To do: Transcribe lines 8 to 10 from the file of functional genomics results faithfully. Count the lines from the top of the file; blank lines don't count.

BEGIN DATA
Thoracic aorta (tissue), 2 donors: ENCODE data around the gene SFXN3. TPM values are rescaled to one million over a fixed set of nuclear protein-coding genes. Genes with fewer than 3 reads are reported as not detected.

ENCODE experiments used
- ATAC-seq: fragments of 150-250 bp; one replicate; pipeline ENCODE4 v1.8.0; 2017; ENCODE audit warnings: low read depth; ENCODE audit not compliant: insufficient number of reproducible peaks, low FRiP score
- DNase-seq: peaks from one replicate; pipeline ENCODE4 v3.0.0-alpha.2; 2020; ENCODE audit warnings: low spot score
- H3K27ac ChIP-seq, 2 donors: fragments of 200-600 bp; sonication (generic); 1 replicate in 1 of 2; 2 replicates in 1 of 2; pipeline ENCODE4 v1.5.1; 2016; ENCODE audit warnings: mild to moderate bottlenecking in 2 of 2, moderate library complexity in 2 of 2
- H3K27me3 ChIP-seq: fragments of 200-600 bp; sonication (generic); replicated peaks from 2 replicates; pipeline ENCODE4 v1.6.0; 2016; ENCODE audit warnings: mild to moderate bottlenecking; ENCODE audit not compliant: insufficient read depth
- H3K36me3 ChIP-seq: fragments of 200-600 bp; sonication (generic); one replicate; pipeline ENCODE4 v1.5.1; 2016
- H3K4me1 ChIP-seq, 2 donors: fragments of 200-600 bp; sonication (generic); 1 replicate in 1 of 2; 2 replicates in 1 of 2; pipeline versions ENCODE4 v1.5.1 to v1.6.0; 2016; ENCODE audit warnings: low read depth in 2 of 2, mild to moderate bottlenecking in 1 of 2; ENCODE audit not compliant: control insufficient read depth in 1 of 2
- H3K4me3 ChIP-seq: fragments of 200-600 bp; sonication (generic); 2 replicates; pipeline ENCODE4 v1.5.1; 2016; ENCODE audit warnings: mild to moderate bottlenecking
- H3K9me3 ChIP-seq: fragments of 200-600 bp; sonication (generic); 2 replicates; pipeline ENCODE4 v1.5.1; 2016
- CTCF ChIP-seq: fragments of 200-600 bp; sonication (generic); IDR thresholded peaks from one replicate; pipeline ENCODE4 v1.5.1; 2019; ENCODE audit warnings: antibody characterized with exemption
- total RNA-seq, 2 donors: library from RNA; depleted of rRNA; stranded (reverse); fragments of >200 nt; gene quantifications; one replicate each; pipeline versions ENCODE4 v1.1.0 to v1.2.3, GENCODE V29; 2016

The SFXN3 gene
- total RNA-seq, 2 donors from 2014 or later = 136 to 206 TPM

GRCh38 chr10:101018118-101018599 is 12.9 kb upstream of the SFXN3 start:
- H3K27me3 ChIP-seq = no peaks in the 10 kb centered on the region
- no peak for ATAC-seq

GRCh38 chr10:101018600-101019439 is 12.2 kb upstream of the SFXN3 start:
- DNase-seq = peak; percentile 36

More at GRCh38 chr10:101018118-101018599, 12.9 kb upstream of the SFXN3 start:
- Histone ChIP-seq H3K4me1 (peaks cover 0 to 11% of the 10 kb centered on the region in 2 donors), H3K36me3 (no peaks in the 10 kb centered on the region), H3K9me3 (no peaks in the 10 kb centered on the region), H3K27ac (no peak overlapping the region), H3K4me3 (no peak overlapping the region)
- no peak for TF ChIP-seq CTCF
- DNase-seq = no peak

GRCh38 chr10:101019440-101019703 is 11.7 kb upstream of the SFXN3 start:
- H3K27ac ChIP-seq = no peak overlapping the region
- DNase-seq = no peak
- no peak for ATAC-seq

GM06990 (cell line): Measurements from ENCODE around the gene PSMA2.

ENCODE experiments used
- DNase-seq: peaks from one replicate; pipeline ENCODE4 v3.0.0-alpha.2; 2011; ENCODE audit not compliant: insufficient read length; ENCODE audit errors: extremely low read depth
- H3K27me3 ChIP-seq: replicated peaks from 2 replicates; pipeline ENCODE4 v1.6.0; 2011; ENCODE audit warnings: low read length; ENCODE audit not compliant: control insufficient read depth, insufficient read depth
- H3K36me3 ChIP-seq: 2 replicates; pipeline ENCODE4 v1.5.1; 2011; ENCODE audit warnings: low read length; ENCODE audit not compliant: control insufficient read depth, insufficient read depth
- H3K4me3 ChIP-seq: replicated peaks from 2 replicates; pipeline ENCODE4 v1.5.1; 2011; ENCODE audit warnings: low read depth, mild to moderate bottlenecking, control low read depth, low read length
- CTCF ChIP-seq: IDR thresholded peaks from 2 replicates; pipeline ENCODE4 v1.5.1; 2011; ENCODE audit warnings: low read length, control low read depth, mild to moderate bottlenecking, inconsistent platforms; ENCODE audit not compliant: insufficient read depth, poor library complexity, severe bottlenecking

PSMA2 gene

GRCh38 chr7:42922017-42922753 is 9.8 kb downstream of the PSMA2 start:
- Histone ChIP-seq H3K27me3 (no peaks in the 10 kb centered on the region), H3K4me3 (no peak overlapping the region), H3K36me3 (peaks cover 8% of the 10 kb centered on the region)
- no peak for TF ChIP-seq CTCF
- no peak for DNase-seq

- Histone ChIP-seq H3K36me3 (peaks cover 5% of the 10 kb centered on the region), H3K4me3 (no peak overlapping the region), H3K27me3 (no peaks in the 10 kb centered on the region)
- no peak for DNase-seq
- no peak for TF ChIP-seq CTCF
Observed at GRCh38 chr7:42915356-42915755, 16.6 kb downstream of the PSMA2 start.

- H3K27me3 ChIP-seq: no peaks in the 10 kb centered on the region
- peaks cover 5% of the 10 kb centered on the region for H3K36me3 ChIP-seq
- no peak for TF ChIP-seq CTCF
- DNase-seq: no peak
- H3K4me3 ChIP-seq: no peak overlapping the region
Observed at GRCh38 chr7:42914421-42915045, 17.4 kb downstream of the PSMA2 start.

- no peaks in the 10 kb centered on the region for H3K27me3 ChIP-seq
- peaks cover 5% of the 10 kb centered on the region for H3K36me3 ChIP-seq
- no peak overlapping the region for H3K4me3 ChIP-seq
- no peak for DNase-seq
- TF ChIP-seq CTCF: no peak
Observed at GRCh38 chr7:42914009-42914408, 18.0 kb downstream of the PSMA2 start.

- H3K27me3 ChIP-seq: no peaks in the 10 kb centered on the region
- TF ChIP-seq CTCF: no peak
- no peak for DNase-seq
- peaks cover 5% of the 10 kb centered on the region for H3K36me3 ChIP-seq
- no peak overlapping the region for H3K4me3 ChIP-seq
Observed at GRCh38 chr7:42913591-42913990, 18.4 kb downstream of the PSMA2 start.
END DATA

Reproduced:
- H3K4me1 ChIP-seq, 2 donors: fragments of 200-600 bp; sonication (generic); 1 replicate in 1 of 2; 2 replicates in 1 of 2; pipeline versions ENCODE4 v1.5.1 to v1.6.0; 2016; ENCODE audit warnings: low read depth in 2 of 2, mild to moderate bottlenecking in 1 of 2; ENCODE audit not compliant: control insufficient read depth in 1 of 2
- H3K4me3 ChIP-seq: fragments of 200-600 bp; sonication (generic); 2 replicates; pipeline ENCODE4 v1.5.1; 2016; ENCODE audit warnings: mild to moderate bottlenecking
- H3K9me3 ChIP-seq: fragments of 200-600 bp; sonication (generic); 2 replicates; pipeline ENCODE4 v1.5.1; 2016